They were dangerously out of date - as shown all too harshly when Germany, having taken on board some of Guardiola's ideas, kept passing their way through the 2014 Brazil side on the way to that 7-1 win.

Tite - learning lessons in Europe

The exception to Brazil's failure to evolve and learn is Tite.

At first glance his CV might not seem to contain anything unusual. He has flitted from job to job, fired from most of them. He has never worked in Europe; his position has been that he would be unable to achieve excellence in a second language, although the 57-year-old may be softening on that point.

But in addition to mesmerising communication skills - he comes across a little like a hip priest - he has a curious mind. The key phrase of Brazil's World Cup qualification campaign is his "I have learned how to learn".

When he made his name at the start of the century, Tite was a 3-5-2 specialist.

Later, with Internacional, he thoroughly enjoyed working with the Argentine midfielder Andres d'Alessandro, briefly of Portsmouth, who explained to him the workings of a European 4-4-2. His appetite whetted, Tite has spent long periods in Europe studying the way the top teams play.

Brazil head coach Tite gestures to fans to be quiet during a training session standing next to his players
Tite has never coached in Europe but has studied the continent's top sides

A big difference in comparison with South America is the way teams stay compact - and it was this that he introduced to his Corinthians side, which in 2011-12 won the Brazilian and South American titles and beat Chelsea in the Club World Cup final.

That team was known for its single-goal victories. The compact nature of the team made them difficult to play through. It was a team based on defensive solidity.

Then came more study in Europe, where Tite's attention focused on the way the best sides achieved numerical superiority in parts of the field where they could hurt the opposition.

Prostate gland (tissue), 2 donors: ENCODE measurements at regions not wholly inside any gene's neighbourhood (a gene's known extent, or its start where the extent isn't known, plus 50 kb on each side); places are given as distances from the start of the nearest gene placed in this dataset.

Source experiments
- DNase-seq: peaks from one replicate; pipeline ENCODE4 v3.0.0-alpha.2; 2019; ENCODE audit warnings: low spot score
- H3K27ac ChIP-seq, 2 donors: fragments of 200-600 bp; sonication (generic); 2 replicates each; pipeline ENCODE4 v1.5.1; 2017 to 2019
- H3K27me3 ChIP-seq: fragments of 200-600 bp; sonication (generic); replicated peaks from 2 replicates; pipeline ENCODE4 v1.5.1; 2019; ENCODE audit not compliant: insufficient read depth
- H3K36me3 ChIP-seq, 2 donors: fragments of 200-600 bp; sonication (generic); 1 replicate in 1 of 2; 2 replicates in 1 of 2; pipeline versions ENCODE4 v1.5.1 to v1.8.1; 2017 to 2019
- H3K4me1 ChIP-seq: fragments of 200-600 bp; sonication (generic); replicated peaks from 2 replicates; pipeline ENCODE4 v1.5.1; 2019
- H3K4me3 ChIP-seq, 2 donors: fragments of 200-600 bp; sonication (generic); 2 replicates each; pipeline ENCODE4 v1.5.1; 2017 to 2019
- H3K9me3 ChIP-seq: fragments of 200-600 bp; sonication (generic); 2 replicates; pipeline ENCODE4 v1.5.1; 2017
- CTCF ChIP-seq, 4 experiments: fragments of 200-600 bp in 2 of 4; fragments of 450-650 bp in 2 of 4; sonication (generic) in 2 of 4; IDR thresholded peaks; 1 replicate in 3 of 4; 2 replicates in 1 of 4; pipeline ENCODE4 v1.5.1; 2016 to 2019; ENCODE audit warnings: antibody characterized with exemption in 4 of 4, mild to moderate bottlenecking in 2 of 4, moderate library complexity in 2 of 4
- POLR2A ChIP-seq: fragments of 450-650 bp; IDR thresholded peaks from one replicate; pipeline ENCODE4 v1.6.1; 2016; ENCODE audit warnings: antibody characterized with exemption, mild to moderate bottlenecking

All of this was then applied to the Corinthians team that won the Brazilian title in 2015. Much easier on the eye than their predecessors, they were a team whose compact nature was used to facilitate its attacking possibilities - having the team close together opened up options for a pass.

And it is this tactical idea that Tite brought to the Brazilian national team.

In November 2016, after Argentina had been beaten 3-0, the highly influential former Argentina coach Cesar Luis Menotti was full of praise.

"He has brought the defensive line 20 metres higher and brought the team together," he said. "It's like the Brazil of 1970."

Can Tite get the best out of Neymar?

Tite is currently everywhere in TV adverts.

Where Dunga always came across as a warrior, the current boss strikes the pose of a wise man, and one gifted with 'look 'em straight in the eyes' communication skills. Indeed, one critic has referred to him as "a snake charmer".

So far, Brazil has been charmed. With the team getting its mojo back, TV ratings for World Cup qualifiers were extremely high.

And with the country spiralling through economic and political turmoil, the national team have stood as a beacon of hope.

If Tite were to stand in this year's presidential elections he would walk his way in - at least, before the World Cup. True to style, he refuses even to joke about such a serious matter.

The coach has - without seeking it - gained the same kind of star billing as striker Neymar. Much may depend on the relationship between the two over the next few weeks.

Brazil forward Neymar
Neymar has scored 53 goals in 83 appearances for Brazil

The current Brazil side is nowhere near as dependent on Neymar as was the case in 2014. They are much more of a coherent, cohesive, functioning team - as they proved to themselves with recent friendly victories away to Russia and Germany, achieved while Neymar was recuperating from his metatarsal injury.

Clearly, though, the talent of Neymar is a huge plus. It comes with two potential problems.

One is that his desire for individual glory may not always be in the best interests of the team; this was the case in November's 0-0 draw with England at Wembley, where he consistently tried to do too much.

Neymar is so good, and sees things so quickly that he has a range of options. Under pressure, will he choose the right one for the team? Tite must try to ensure he does.

And he also needs to control Neymar's occasional acts of petulance.

There are phases in the game when Neymar appears obsessed with drawing fouls. He then goes to ground very easily. The opponents become annoyed, the temperature of the game rises and Neymar can then become a victim of that temperature. In 14 qualifiers he picked up six yellow cards. Project that into the World Cup and he could easily miss a vital knockout game.

And this time, Brazil want him all the way to the end of a campaign that, they hope, will end with World Cup win number six, and their first in Europe for 60 years.